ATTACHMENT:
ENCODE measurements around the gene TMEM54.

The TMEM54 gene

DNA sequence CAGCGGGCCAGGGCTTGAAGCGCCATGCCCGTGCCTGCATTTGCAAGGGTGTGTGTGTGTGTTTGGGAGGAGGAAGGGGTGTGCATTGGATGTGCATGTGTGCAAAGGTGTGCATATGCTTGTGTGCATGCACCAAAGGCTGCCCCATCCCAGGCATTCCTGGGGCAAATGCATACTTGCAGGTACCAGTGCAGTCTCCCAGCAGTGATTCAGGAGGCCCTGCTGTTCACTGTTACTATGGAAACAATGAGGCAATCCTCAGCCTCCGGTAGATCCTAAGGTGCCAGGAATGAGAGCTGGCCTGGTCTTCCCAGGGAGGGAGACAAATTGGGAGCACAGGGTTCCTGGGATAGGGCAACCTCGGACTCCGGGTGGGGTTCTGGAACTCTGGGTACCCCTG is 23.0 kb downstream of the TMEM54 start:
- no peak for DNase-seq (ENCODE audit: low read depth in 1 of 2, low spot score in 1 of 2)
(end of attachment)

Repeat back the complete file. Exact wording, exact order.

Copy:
ENCODE measurements around the gene TMEM54.

The TMEM54 gene

DNA sequence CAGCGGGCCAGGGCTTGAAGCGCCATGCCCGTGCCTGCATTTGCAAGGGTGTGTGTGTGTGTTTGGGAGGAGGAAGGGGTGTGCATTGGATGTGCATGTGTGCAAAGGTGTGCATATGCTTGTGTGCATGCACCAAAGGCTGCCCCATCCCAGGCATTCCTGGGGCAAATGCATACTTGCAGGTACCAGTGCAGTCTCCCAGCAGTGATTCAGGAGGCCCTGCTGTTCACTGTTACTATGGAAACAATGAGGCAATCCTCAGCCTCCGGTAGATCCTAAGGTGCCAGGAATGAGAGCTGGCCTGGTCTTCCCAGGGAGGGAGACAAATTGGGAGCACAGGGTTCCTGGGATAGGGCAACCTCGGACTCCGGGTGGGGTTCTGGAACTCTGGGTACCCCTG is 23.0 kb downstream of the TMEM54 start:
- no peak for DNase-seq (ENCODE audit: low read depth in 1 of 2, low spot score in 1 of 2)